Prostate cancer (PC) is one of the most frequent malignancies in Western countries. At initial diagnosis, bone metastases are present in 15–30% of cases. These metastases cause some complications including bone fracture, hypercalcemia, and bone pain, which significantly affect patients’ quality of life. Radionuclide treatment was created as an alternative to external palliative radiotherapy in the treatment of bone pain arising from bone metastasis of PC. The basic principle of the radionuclide treatment of pain is that the uptake of radioactive material is kept in a high amount that is enough to constitute a proper clinical impact in the tumor, and it is kept at a low dose enough to avoid the occurrence of significant adverse effects in other organs (commonly in the bone marrow). Samarium-153 ethylenediaminetetramethylenephosphonic acid (153Sm-EDTMP) is a radiopharmaceutical compound that has an affinity for skeletal tissue and concentrates in areas of increased bone turnover, localizes in the skeleton, and is excreted via glomerular filtration. Medical staff preparing and administering radiopharmaceuticals in nuclear medicine, whether for diagnostic imaging or for therapeutic application, may receive significant radiation doses to their hands, particularly the fingers. Sm-153 treatment can be used as an effective and safe treatment alternative in the management of metastatic bone pain. Radiation protection of the public and the environment after Sm-153 EDTMP therapy is important.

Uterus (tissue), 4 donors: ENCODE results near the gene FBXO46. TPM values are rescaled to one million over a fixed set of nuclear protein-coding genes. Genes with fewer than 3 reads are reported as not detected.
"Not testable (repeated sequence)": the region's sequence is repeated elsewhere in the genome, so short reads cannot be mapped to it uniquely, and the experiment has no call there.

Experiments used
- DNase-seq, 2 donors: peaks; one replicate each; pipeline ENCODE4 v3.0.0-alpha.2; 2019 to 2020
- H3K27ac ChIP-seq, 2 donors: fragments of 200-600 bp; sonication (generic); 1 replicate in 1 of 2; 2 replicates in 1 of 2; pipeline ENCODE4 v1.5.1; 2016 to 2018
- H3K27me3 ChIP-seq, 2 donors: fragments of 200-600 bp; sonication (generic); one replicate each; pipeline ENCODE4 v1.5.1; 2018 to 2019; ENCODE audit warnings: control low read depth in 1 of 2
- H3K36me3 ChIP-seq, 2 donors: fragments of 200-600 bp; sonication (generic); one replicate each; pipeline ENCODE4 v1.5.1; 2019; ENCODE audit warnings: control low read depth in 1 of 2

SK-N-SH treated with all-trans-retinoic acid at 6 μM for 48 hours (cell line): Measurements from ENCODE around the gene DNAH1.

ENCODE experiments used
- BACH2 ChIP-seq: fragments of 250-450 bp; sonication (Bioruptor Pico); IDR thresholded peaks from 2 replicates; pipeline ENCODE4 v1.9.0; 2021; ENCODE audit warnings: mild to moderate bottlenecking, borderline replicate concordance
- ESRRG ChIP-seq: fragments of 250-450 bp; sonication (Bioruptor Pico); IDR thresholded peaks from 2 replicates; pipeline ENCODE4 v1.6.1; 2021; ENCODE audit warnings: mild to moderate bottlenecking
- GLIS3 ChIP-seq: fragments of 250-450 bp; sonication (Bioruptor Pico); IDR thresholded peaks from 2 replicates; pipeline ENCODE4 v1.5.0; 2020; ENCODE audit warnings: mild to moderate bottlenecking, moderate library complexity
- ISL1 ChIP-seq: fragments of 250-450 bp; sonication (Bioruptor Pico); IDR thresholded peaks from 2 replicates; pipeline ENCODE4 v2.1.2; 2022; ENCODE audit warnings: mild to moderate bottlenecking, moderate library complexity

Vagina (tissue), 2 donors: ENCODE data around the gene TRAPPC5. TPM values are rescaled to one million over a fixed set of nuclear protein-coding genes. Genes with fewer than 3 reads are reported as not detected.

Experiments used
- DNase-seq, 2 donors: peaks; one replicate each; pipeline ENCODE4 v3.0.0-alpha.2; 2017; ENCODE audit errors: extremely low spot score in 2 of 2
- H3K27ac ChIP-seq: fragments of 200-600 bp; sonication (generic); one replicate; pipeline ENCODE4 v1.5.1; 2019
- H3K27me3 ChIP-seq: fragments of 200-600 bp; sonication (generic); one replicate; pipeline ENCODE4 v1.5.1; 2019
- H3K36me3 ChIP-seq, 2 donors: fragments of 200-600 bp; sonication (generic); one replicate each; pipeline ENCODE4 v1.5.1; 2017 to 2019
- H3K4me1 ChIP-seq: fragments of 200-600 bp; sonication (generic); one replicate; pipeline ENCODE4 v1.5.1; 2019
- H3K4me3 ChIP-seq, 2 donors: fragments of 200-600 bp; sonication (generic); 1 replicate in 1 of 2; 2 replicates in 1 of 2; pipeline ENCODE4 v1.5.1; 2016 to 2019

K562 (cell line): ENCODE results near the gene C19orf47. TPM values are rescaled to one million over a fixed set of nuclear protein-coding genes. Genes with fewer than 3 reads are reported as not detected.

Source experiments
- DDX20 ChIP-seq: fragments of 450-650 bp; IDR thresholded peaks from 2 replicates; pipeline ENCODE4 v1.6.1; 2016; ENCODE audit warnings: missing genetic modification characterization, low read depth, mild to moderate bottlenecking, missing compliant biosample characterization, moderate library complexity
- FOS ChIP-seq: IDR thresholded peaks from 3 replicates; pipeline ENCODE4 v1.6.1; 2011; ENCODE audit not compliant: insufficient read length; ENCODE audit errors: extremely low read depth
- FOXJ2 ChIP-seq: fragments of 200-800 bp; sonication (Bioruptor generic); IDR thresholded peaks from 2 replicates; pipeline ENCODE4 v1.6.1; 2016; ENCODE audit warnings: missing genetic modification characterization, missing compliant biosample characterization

Part of the book: Prostate Cancer